3. Technical Solution

In this section we discuss the high-level components of the platform and the portfolio of tools which is currently available on the platform.

3.1. PROBA-V MEP Platform

The platform consists of the following components as outlined in Figure 1 and explained in this section.

3.1.1. Product Distribution Facility

The existing Product Distribution Facility (PDF) is serving the access to all data available in the archive at the VITO data centre, both via a Web portal interface as well as discovery, viewing and data access interfaces using widely accepted open standards. More evolutions on these standardized machine-to-machine interfaces are planned in the near future, e.g., the support of OpenSearch [5] and a download manager.
The PDF can be accessed from [6] and offers the complete archives of PROBA-V and SPOT-VEGETATION, and also several other products e.g., 10-daily composites from METOP-AVHRR and data from the airborne hyperspectral Airborne Prism Experiment (APEX [7]) instrument. Also the output data i.e., results from applications running on the PROBA-V MEP can be ingested in the PDF, from where they can be downloaded by others users.

3.1.2. Scalable Processing and Data Analytics Platform–Hadoop Cluster

Hadoop [8], as a software framework for data-intensive distributed applications, is designed to process large amounts of data by separating the data into smaller chunks and performing large numbers of small parallel operations on the data. It is applied often for processing big data and is applied in this context for the on-demand processing of EO data, as prototyped successfully in the past ESE project.
In the PROBA-V MEP the Hortonworks [9] distribution is deployed and Spark [10] is used intensively to allow analytics on large time series of data. The Hadoop ecosystem provides furthermore a rich and still growing set of tools, which are used to provide fast and secure access to the data in a format needed by the specific application.
Today a pre-operational Hadoop environment is deployed at VITO and used within the platform to support the different applications. By end of the summer 2016 further investments are done to make the platform more operations friendly: extensive monitoring is added, several maintenance tools are deployed and high availability is ensured on every component in the Hadoop environment.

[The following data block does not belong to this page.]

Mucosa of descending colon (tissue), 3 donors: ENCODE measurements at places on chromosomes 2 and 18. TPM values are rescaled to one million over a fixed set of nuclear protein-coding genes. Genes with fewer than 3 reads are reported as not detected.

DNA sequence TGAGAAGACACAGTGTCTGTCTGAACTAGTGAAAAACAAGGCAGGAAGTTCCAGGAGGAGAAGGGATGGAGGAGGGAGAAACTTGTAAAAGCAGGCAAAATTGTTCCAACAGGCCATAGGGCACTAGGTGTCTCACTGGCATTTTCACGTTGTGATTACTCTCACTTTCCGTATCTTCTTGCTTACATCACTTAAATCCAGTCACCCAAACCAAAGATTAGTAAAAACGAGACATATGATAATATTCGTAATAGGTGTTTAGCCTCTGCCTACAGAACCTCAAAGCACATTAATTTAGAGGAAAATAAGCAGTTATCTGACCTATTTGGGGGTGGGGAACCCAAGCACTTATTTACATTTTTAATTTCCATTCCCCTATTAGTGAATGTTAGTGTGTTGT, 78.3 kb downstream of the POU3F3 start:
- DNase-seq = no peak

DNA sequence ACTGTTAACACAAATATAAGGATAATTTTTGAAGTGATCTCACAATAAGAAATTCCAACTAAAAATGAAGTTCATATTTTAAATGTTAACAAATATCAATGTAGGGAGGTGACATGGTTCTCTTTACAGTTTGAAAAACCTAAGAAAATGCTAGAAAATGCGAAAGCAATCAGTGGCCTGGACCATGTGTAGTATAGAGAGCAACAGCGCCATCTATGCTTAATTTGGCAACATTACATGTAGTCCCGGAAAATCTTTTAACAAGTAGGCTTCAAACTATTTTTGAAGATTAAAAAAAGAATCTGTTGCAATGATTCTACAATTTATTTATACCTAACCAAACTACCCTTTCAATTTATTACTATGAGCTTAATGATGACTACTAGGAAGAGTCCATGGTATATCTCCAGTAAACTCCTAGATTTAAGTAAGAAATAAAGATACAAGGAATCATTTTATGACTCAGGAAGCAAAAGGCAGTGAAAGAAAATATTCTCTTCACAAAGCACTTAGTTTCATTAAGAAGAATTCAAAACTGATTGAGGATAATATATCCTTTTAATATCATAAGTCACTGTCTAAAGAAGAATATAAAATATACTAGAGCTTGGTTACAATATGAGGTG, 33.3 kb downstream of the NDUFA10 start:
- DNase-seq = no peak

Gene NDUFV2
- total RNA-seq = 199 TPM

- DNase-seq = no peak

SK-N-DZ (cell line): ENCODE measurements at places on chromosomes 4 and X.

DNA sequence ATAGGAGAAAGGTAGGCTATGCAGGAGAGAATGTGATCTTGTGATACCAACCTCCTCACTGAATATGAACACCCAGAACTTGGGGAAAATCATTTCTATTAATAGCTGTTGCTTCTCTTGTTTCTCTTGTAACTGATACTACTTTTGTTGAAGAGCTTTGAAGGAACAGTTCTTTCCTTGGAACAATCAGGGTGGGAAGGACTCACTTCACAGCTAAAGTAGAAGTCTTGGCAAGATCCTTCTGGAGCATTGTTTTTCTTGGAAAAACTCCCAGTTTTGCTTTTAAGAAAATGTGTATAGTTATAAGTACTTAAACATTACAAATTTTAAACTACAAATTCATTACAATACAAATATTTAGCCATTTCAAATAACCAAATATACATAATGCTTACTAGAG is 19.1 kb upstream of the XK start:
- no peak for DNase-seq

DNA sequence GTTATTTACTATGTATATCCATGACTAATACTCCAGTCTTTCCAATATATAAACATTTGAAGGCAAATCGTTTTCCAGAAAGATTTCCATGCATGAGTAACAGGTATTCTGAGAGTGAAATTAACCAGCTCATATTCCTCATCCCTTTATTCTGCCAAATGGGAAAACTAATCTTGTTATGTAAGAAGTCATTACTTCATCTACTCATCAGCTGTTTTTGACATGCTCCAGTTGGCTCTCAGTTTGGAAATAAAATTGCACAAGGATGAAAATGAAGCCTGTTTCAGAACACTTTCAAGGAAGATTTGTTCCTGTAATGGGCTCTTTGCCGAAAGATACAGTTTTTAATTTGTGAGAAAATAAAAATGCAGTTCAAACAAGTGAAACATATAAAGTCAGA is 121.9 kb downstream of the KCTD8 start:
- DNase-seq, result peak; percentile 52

Developing and deploying an application on the Hadoop cluster offers interesting opportunities for developers, since they can run their processing workflow in a parallelised way on a powerful processing cluster with direct access to the full data archive. Today many of these users run their applications on a single server. It must be noted however that porting an existing application to Hadoop is not straightforward for many application developers. Therefore we support users intensively in this process and several levels of integration can be considered:
  • The easiest way is to consider the existing application as a black box. The integration is then quite simple: (1) compile the code for CentOS 7 [11]; (2) wrap its invocation in a shell script; (3) upload auxiliary data and executables on the platform; (4) create a workflow using the available Graphical User Interface (GUI) and finally (5) run and test the application on the Hadoop cluster. The drawback of this approach is that no parallelisation is done, hence there’s no performance gain of running the application on the Hadoop cluster. The benefit is however the access to the full data archive.
  • Because the PROBA-V synthesis products are delivered in tiles by 10° × 10°, the processing can be done tile based, while keeping the application as it is. By this approach, the throughput is increased as each tile can be processed in parallel. In addition to what is described in the previous point, a simple Spark (Python or Java) script needs to be written to parallelise the processing. It only requires a minimal programming knowledge in Python or Java and the application/algorithm needs of course to support a tile based processing.
  • The ideal, but most complex approach, is to write a new Spark program whereby the existing code can be reused as much as possible, if it is sufficiently modular. In this case the use of Spark can be maximised and all Hadoop features can be exploited, e.g., distributed machine learning, streaming, in memory distributed processing, etc. Based on our experience we learned that, by doing so, we can significantly increase the performance but a good knowledge of Hadoop is a prerequisite and this approach requires considerably more development time. VITO is supporting interested users in the project to guide them through this learning process.
The three different scenarios are illustrated in Figure 2.

3.1.3. Data Manager